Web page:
With fed lending rates 0% and a risk of deflation stalling increased production, why not use “printed money” to buy back a bunch of government debt? In the best case, this spurs lending and increased economic output. In the worse possible case, we’ll see inflation, which can then be controlled by increasing interest rates. Either way, the government reduces total debt and future debt payments. Who loses here?

    • nova3930 says:

      If your gov’t isn’t actively borrowing money it works pretty much like you described. The problem comes in when a gov’t, like ours currently, is continually borrowing more and more money.

      See, investors aren’t stupid, and they’ll quickly catch on to the fact that the central bank is running the printing presses non-stop in an attempt to devalue debt away. At that point, they’ll start demanding higher and higher interest rates for the money they lend to the gov’t.

      At best, long term, your debt payments stay the same and more likely they go up due to the increased risk of default that rapid currency devaluation entails ie typically the countries that rapidly devalue their currency are the ones that have no hope of ever paying their debts back, think Zimbabwe….

      • ndonahue says:

        That makes perfect sense. Thanks.

        A bit of a slippery slope. The Fed wants to target buy-backs to domestic debt holders, but that’ll piss off the sovereign debt holders (like China).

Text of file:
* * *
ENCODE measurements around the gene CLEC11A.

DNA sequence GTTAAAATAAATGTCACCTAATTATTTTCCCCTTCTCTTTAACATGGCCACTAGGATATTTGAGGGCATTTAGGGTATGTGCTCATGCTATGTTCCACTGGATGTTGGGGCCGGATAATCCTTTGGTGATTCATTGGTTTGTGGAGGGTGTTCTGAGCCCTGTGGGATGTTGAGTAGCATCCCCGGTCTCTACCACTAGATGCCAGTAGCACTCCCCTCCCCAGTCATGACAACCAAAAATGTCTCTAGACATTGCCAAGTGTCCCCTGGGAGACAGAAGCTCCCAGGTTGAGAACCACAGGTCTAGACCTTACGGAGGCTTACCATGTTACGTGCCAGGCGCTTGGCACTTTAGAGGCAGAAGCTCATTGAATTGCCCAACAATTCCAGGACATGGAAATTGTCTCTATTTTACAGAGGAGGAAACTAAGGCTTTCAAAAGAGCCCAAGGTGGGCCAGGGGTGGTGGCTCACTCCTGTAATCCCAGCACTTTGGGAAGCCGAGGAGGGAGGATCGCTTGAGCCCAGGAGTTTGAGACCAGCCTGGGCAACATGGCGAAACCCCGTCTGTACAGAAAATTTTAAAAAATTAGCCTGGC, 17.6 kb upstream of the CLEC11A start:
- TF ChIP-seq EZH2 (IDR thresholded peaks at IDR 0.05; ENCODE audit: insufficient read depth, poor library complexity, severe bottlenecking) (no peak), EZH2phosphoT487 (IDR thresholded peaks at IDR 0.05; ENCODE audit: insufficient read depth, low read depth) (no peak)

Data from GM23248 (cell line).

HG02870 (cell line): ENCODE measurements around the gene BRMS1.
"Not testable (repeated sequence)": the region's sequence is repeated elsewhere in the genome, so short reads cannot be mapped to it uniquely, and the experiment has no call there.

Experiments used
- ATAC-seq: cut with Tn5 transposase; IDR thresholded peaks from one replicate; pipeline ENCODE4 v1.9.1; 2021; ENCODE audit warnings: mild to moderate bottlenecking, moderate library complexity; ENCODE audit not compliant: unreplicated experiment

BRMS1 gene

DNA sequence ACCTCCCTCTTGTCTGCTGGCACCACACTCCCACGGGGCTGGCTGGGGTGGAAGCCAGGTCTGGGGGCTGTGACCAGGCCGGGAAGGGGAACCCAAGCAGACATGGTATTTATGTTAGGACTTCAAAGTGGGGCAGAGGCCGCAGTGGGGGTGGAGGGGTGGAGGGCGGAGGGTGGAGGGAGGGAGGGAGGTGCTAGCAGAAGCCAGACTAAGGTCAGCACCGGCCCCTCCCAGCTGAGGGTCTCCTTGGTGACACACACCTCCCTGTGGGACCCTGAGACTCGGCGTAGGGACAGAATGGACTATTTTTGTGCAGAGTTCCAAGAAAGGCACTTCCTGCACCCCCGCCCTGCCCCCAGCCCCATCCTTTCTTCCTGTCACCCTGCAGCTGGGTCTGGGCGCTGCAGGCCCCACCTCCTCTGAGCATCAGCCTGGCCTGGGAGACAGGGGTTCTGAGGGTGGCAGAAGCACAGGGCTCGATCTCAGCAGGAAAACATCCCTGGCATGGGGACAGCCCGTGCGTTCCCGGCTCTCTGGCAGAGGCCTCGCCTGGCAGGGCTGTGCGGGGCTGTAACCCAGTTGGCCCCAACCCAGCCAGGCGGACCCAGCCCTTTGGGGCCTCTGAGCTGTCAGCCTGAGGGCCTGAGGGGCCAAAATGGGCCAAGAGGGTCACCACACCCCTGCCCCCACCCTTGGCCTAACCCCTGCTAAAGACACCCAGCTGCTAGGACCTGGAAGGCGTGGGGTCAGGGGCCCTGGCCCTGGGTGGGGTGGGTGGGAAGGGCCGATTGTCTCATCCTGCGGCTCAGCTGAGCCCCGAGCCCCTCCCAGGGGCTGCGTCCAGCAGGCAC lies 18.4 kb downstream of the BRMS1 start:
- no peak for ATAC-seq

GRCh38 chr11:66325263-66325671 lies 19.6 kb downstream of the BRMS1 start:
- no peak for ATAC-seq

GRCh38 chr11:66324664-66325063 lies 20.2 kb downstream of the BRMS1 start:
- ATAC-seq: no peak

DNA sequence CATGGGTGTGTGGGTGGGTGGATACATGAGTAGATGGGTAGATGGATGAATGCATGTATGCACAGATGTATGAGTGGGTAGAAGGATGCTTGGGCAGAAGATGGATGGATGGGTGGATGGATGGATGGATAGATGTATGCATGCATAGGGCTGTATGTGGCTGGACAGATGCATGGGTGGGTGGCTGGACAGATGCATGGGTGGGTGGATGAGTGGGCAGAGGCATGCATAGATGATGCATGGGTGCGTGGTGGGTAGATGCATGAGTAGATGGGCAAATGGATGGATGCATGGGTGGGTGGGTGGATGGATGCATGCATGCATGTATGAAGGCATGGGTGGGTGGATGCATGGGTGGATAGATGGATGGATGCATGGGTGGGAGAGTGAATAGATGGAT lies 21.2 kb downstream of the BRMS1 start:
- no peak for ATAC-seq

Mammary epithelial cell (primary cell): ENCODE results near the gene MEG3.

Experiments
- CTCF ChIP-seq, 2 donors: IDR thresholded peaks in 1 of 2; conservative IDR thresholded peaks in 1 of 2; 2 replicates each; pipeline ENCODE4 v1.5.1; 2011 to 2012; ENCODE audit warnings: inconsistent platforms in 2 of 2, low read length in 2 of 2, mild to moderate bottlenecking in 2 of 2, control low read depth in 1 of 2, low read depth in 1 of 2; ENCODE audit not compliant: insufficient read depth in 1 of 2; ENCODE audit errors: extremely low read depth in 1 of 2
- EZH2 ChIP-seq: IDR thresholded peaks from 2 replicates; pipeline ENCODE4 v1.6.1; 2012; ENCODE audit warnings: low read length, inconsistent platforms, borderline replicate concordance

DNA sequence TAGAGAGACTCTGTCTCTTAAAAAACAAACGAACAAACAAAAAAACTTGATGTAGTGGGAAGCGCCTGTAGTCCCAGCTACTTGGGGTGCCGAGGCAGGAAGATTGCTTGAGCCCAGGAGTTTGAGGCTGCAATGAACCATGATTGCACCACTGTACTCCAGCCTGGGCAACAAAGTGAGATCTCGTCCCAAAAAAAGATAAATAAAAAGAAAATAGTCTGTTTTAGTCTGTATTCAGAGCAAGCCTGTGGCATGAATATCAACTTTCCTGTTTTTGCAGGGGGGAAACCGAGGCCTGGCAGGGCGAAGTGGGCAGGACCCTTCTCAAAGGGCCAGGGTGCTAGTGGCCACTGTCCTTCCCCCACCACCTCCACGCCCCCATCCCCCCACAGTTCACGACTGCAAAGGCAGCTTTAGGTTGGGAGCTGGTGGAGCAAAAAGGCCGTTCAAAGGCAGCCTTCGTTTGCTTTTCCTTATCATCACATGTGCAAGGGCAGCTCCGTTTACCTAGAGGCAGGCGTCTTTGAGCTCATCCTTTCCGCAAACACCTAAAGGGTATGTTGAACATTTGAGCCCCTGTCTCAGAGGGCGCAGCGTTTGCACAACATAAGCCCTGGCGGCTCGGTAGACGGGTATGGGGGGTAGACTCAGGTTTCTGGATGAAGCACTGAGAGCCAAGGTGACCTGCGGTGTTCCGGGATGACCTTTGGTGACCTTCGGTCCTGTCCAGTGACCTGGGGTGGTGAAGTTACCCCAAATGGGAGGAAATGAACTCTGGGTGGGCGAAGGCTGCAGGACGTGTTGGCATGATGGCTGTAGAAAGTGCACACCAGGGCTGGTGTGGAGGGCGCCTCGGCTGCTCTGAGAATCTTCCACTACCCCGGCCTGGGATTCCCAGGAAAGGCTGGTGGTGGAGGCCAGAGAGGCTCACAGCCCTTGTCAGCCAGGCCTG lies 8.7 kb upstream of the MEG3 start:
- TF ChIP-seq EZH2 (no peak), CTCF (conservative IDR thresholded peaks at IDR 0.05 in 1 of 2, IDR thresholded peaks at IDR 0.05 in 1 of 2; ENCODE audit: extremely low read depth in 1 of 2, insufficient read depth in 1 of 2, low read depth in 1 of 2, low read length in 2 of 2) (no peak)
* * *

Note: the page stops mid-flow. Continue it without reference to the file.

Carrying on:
It was all so much easier when we traded beads for shells…

        • jamar0303 says:

          China’s already making a fuss because they’re still linked to the US$. But they’re already seeing inflation associated with their rapid growth. So this makes it worse. Their only way out is to unpeg… Which is what the US has been pushing for all along. Hey, I see something there.

          • RvLeshrac says:

            The amusing part is that if the Yuan was unpegged, we’d be paying $100 for plain white T-shirts – partially due to the increased cost to import them from China, and partially due to the fact that most of the US textile mills have been closed for years.

  12. jsl4980 says:

    The best analogy I’ve heard for it is: imagine you run a pet rock company, and no one wants to buy your pet rocks. Quantitative easing is similar to taking out a loan to purchase your own inventory of pet rocks in hopes of creating more demand for pet rocks.